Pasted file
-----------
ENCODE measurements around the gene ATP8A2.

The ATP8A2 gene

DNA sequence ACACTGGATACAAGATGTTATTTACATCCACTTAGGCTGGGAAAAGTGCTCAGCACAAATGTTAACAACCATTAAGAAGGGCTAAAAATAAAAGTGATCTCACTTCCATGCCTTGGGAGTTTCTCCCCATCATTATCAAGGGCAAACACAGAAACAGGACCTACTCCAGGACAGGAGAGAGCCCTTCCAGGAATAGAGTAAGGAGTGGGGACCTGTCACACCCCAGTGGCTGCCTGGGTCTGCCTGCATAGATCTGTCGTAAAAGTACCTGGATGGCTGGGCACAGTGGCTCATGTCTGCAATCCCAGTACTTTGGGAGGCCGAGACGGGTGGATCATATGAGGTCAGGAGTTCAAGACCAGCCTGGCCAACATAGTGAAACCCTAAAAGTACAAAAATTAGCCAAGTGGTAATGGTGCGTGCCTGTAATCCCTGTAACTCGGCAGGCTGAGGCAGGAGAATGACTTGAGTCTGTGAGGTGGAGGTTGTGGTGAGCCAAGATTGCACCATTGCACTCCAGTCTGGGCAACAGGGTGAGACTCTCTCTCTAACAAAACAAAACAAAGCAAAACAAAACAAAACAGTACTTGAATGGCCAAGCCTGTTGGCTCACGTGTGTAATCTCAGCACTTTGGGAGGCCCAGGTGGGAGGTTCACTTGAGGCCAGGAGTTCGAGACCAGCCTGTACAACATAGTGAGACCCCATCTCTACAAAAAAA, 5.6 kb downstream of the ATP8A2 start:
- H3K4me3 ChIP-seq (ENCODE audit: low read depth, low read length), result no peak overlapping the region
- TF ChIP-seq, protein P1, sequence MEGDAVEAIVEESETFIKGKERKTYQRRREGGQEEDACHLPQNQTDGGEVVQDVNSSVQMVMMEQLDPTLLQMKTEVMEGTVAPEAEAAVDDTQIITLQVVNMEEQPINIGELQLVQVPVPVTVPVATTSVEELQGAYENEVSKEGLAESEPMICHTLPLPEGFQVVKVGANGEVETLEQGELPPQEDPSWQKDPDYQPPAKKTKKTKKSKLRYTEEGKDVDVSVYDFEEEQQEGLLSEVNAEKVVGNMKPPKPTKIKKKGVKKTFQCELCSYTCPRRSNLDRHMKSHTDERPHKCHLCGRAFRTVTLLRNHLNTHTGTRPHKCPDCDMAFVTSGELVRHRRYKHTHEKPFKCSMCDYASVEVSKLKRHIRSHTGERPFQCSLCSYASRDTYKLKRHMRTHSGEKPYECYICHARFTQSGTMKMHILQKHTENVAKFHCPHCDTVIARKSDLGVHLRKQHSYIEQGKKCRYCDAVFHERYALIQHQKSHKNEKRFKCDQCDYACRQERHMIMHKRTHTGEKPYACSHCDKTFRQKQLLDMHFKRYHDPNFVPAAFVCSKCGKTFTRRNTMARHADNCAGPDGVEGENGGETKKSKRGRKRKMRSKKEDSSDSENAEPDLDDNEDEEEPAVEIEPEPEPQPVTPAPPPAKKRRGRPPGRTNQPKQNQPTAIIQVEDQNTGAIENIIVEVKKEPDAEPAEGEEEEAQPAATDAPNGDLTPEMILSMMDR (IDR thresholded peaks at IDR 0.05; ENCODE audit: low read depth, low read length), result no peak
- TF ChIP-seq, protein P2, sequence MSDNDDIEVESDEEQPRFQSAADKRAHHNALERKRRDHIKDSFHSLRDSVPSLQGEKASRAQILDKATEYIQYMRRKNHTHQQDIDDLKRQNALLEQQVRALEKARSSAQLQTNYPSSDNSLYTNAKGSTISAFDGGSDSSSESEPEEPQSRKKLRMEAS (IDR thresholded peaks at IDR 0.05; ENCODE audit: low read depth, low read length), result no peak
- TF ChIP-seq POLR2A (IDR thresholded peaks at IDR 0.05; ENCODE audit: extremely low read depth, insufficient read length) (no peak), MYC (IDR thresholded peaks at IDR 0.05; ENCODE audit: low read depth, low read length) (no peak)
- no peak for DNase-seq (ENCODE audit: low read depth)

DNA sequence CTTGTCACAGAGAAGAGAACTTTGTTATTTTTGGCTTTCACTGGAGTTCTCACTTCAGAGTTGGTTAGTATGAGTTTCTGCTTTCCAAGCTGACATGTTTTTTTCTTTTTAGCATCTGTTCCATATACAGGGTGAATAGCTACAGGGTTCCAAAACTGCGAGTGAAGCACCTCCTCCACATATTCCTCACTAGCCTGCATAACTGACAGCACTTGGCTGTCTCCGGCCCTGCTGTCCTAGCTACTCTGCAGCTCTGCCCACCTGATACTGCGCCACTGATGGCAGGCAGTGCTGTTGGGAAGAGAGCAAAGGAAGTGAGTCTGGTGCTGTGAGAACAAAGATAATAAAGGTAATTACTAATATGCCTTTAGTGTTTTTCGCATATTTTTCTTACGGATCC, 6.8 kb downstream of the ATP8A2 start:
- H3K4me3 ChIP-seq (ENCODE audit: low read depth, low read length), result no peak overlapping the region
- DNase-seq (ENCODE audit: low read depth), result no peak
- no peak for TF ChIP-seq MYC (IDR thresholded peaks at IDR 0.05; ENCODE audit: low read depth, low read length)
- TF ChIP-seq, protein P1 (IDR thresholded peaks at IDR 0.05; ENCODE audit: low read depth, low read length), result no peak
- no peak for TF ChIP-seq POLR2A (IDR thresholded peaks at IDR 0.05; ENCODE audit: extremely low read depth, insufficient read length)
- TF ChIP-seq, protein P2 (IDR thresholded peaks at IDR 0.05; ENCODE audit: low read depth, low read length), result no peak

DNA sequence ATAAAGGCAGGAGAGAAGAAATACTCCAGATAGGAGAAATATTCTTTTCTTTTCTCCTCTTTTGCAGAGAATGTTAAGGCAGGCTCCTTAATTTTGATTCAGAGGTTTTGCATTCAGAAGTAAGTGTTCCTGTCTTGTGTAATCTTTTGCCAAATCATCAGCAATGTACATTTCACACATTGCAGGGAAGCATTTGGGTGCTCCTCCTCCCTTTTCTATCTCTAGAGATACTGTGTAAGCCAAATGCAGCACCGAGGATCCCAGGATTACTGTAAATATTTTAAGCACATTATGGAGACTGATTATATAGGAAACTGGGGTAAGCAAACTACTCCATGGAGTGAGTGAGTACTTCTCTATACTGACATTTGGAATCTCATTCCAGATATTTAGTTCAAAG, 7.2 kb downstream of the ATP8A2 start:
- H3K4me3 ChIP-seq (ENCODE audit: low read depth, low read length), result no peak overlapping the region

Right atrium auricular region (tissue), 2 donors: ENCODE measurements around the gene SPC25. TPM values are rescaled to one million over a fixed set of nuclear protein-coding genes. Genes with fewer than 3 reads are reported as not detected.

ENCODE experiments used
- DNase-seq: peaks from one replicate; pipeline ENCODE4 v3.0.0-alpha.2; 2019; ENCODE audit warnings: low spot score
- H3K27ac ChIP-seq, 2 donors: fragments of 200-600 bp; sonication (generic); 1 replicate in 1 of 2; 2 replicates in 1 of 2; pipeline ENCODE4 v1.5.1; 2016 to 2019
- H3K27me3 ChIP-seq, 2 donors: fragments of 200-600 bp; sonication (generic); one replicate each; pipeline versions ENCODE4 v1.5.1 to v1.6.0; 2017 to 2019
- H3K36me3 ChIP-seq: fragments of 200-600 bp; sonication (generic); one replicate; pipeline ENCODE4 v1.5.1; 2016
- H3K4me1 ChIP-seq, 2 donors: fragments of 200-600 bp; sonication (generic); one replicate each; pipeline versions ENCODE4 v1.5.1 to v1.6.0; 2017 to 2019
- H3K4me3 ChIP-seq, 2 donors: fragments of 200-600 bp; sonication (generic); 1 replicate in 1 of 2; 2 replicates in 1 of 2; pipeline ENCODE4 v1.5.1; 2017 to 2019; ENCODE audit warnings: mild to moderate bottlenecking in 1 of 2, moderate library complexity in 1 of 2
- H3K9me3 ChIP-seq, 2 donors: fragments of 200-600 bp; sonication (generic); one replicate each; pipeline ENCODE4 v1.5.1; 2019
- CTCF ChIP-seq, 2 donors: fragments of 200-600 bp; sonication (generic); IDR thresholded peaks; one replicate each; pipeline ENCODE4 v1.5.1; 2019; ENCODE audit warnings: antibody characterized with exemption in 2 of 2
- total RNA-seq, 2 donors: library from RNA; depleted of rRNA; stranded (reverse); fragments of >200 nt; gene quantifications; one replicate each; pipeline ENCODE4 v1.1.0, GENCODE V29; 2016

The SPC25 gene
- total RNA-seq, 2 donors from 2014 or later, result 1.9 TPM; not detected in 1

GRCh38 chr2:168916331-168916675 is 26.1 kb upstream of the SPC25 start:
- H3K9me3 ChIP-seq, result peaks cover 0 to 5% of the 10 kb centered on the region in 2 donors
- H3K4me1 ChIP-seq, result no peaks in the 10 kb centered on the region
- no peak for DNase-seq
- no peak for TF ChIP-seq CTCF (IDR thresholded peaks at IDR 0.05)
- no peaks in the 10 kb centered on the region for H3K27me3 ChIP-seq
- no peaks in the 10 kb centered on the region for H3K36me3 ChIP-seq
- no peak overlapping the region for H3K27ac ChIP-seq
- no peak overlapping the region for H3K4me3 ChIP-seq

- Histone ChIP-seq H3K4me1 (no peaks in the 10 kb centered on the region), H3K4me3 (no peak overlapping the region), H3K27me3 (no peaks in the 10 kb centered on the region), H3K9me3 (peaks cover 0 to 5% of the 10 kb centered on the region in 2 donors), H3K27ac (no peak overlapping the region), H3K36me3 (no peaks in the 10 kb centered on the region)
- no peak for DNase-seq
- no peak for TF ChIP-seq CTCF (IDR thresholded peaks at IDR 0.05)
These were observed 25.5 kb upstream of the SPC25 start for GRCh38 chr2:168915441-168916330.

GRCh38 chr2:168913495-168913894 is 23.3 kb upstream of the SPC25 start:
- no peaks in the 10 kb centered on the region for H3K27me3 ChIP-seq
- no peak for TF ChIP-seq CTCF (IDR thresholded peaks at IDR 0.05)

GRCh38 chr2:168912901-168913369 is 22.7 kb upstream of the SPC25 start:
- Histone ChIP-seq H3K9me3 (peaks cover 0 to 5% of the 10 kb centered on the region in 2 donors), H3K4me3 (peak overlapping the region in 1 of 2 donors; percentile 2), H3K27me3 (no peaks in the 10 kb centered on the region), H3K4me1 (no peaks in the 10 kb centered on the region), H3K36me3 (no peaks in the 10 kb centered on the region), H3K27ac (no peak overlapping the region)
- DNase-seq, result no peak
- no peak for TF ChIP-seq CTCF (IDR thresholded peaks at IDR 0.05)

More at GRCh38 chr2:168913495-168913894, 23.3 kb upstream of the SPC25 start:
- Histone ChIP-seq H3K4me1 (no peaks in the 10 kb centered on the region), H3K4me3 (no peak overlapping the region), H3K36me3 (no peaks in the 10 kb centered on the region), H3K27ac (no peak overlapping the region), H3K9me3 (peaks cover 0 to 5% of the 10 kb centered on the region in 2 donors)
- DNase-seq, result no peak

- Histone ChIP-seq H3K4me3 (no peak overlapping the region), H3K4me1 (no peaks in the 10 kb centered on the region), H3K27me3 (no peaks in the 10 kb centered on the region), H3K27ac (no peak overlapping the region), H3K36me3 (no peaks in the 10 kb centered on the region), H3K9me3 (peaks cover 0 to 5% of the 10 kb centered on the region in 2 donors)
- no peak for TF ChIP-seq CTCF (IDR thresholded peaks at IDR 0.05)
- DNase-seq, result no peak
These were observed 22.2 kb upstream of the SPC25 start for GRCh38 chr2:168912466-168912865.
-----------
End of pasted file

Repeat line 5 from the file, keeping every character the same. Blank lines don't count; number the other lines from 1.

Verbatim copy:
- TF ChIP-seq, protein P1, sequence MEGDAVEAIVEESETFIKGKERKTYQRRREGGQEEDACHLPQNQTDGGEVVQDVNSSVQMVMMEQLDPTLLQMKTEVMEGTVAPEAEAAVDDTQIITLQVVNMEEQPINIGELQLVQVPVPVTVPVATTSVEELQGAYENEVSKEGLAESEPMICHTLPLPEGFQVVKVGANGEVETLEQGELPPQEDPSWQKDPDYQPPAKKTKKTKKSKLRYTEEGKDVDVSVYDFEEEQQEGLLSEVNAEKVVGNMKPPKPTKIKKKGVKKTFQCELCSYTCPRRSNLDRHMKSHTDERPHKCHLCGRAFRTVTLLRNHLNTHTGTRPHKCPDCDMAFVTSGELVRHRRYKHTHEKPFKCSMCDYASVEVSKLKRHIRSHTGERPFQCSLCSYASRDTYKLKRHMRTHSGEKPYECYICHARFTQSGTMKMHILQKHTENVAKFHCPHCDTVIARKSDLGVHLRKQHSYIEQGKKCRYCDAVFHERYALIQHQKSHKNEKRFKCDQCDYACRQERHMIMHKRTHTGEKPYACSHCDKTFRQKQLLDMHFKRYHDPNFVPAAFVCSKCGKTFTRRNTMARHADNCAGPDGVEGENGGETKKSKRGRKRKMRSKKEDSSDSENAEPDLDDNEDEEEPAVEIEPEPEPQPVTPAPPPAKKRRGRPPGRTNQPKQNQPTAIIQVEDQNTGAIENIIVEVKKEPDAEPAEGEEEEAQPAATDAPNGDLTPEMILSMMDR (IDR thresholded peaks at IDR 0.05; ENCODE audit: low read depth, low read length), result no peak